'Moneyball' misses: Clubs need more than OBP
Hitting, pitching, fielding, bench all musts to win in big leagues
I went to see "Moneyball" as soon as it came out. It was entertaining and true to the spirit of the book, but that's only part of the story, a story that has an agenda. Simply stated, the message is that you can win in the Major Leagues without spending a lot on players, as long as you have hitters who get on base a high percentage of the time.
The movie pays a brief homage to Bill James, who started writing about on-base percentages and slugging percentages at least 30 years ago. The fact that walks and extra-base hits have value beyond what is expressed in batting averages was well known among baseball professionals long before "Moneyball."
But what is amazing is that slugging percentage isn't even mentioned in the movie. Young sluggers Eric Chavez and Miguel Tejada were conspicuously absent in the movie. Also omitted is the fact that Barry Zito, Tim Hudson and Mark Mulder were the real "money" players on those A's teams. All three were among the top ten pitchers in the league.
There is a lot more to winning pennants than OBP.
This was evident in an ironic way last night, when the Rays overcame a seven-run deficit in the late stages of a game with the Yankees, thus winning the American League Wild Card berth. This happened just days after I read a column about the genius of Rays general manager Andrew Friedman. The author's premise was that you can win pennants with a low payroll by emphasizing good pitching and fielding.
In the movie, the genius was Billy Beane, who insisted that manager Art Howe play catcher Scott Hatteberg at first base. Howe pointed out that Hatteberg was a terrible fielder at that position. Beane said something along the lines of, "Fielding. The [heck] with fielding."
It is a fact that the Rays won with pitching and defense this year. But it's not that simple. They won last night with clutch hitting. And don't forget the good vibes created by the quirky management style of Joe Maddon. We call that chemistry. It covers the intangibles such as mood, confidence and togetherness.
OPS (on-base percentage plus slugging percentage) comprises 90 percent or more of your offense, but not all of it. Baserunning is also a factor. Every good baseball fan knows that you seldom win without good pitching, even with a bountiful offense. And fielding, because, good or bad, it has a significant effect on pitching.
Even if you have good pitching, hitting and fielding, you can still fall short if you have a weak bench. Players get hurt. Sometimes they need to be replaced for months at a time. You often need pinch-hitters, pinch-runners and defensive replacements. You need to have these players on your bench, and beyond that, winning teams almost always have good prospects in the Minor Leagues -- players who come up during the season and play well enough that it is obvious that you couldn't have won without them.
To say Billy Beane was an innovator is wrong. He patched together some great teams without spending a lot of money on players. But he didn't invent on-base percentage. He simply emphasized it. He is not a genius.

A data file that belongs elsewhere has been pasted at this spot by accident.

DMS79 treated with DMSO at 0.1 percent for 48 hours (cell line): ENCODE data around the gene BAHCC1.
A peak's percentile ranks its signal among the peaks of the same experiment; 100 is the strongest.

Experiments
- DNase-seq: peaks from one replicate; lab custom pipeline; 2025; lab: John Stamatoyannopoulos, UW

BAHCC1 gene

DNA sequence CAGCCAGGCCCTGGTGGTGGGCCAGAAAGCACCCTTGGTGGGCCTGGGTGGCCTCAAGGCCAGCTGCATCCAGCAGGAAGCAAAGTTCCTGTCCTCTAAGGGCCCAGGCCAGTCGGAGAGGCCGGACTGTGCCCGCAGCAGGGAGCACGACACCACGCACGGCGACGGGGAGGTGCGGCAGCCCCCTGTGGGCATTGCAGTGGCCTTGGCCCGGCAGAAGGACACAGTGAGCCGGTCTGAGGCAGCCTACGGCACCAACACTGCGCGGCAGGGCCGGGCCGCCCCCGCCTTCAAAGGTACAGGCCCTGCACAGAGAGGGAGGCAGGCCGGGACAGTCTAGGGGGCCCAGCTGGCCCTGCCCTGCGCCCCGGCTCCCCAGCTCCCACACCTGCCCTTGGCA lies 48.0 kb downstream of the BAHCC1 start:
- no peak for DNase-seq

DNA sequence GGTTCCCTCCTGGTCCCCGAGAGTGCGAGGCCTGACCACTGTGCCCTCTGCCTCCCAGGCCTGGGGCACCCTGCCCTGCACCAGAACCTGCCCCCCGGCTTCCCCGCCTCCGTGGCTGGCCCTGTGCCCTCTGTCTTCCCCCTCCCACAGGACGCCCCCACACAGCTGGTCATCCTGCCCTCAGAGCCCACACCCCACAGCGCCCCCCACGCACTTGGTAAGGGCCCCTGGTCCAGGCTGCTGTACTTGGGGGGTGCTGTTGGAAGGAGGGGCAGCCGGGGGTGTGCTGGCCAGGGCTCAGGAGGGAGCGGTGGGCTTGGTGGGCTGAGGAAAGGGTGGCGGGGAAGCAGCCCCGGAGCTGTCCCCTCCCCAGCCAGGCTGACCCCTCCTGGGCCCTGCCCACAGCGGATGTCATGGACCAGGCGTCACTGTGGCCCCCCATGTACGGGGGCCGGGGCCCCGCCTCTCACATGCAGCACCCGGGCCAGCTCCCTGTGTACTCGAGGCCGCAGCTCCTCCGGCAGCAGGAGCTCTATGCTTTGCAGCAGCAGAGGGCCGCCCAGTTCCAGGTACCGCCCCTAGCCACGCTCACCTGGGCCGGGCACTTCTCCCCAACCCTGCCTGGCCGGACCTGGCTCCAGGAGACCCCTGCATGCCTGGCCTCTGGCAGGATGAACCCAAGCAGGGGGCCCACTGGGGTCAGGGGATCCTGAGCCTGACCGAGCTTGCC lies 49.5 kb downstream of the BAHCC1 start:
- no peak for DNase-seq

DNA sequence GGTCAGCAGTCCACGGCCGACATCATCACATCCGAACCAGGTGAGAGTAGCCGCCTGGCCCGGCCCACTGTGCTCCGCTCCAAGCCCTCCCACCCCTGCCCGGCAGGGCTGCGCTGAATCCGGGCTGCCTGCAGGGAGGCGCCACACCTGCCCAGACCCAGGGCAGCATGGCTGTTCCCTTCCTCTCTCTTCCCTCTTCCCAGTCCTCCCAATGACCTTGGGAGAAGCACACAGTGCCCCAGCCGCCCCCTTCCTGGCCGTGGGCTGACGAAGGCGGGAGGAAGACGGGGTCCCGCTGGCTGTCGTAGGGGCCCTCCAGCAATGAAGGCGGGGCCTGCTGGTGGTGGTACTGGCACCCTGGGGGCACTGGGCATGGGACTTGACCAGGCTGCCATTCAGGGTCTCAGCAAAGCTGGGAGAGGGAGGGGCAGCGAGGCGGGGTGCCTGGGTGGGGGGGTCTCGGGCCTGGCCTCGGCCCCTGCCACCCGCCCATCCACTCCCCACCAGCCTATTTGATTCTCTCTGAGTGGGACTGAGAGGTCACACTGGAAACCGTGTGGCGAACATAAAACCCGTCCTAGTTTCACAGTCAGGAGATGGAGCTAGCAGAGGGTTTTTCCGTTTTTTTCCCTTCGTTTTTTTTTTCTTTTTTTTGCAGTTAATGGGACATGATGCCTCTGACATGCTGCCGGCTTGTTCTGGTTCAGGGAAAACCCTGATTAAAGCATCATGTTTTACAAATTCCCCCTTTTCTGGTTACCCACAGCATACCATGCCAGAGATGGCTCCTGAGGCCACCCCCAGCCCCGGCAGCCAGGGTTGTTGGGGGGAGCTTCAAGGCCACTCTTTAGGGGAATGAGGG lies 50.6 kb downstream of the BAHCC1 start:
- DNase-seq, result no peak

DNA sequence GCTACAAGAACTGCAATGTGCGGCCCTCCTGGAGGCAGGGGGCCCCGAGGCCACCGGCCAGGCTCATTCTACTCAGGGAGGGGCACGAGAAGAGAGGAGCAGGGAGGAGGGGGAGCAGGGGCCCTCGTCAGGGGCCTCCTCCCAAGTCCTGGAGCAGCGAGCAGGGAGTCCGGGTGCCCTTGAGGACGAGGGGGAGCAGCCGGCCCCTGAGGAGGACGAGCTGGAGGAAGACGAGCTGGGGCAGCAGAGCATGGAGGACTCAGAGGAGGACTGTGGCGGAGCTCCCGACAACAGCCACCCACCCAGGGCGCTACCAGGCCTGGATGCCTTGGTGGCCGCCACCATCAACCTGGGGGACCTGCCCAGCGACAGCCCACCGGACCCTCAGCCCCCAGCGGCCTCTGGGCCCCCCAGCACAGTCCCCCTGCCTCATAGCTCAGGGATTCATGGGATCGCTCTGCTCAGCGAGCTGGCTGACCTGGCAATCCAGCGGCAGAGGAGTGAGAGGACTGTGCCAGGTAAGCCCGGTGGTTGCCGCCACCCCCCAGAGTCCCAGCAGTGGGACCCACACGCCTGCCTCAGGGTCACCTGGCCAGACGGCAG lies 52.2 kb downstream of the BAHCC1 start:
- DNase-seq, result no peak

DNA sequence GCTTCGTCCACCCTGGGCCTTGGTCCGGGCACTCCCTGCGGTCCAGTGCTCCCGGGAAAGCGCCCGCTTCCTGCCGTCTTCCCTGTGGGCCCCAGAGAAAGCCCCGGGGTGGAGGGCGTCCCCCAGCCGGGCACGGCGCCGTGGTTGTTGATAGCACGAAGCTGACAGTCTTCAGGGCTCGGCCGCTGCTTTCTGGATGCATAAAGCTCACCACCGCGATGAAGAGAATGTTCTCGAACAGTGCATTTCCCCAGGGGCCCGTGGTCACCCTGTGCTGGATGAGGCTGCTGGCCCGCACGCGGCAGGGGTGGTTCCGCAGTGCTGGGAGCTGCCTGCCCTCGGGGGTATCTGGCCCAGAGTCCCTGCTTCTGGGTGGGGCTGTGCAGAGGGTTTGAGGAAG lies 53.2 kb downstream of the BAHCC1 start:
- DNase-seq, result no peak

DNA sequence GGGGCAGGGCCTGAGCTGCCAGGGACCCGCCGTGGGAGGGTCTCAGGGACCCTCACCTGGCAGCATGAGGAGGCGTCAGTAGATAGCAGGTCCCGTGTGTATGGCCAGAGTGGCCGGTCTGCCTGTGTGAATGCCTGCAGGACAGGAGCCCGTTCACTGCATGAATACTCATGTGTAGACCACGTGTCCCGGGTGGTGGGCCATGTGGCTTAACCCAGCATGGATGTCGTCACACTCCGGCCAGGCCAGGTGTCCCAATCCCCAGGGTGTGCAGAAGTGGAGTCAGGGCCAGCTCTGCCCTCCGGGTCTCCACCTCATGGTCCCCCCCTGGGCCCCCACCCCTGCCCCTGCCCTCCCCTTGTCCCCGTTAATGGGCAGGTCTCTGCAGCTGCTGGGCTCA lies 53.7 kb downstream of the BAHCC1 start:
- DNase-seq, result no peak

Andrew Friedman is not the first GM to win with limited offense. The 1906 White Sox, otherwise known as the "Hitless Wonders," won the American League pennant with a team batting average of .230. But they led the league in walks that year and had speedy baserunners. They ended up third in the league in scoring. And they had great pitching.
The Dodgers of the 1960s used the same combination. But the Dodgers of the '80s won with power hitting and great pitching, despite having a poor-fielding team.
The "Big Red Machine" Cincinnati teams in the 1970s won with great hitting, baserunning and a deep bullpen. They had a good bench, but their starting rotation was below average.
If you have enough money, you can ostensibly have everything you need on Opening Day. That's the way the 2011 Red Sox were built. But the BoSox had a rash of injuries, and despite having good bench players and a good Minor League system, they fell just short in a late-season collapse.
The long and short of it is that there is no way to field a team on Opening Day that can't miss making the playoffs. It's just too complicated.
A decade ago, Beane and the A's were great, but only partly because of their OBP. This year, the Rays were great, and not just because of their pitching and fielding.
I don't want to diminish the accomplishments of Beane and Friedman. But I respectfully submit the theory that there are no geniuses in baseball.
I talked to Howe yesterday. He was disgusted with the way he was portrayed in the movie.
"The guy who played me was a sourpuss," he said. "You know I'm not like that. And the scene where I supposedly confronted Billy about extending my contract was fiction. I never did that."
I believe him. But it made the conflict angle better for the movie. And using a larger actor, who was indeed a sourpuss, to play the Howe role in counterpoint to Brad Pitt (Beane) also served the movie's agenda.
Still, I have to admit, I really enjoyed both the book and the movie. Seems like I've heard an adage that you shouldn't let the truth stand in the way of a good story. That formula paid off big time for author Michael Lewis and the spin masters in Hollywood.
Larry Dierker played in the Major Leagues for 14 seasons and guided the Astros to four National League Central titles in five seasons as manager from 1997-2001. This story was not subject to the approval of Major League Baseball or its clubs.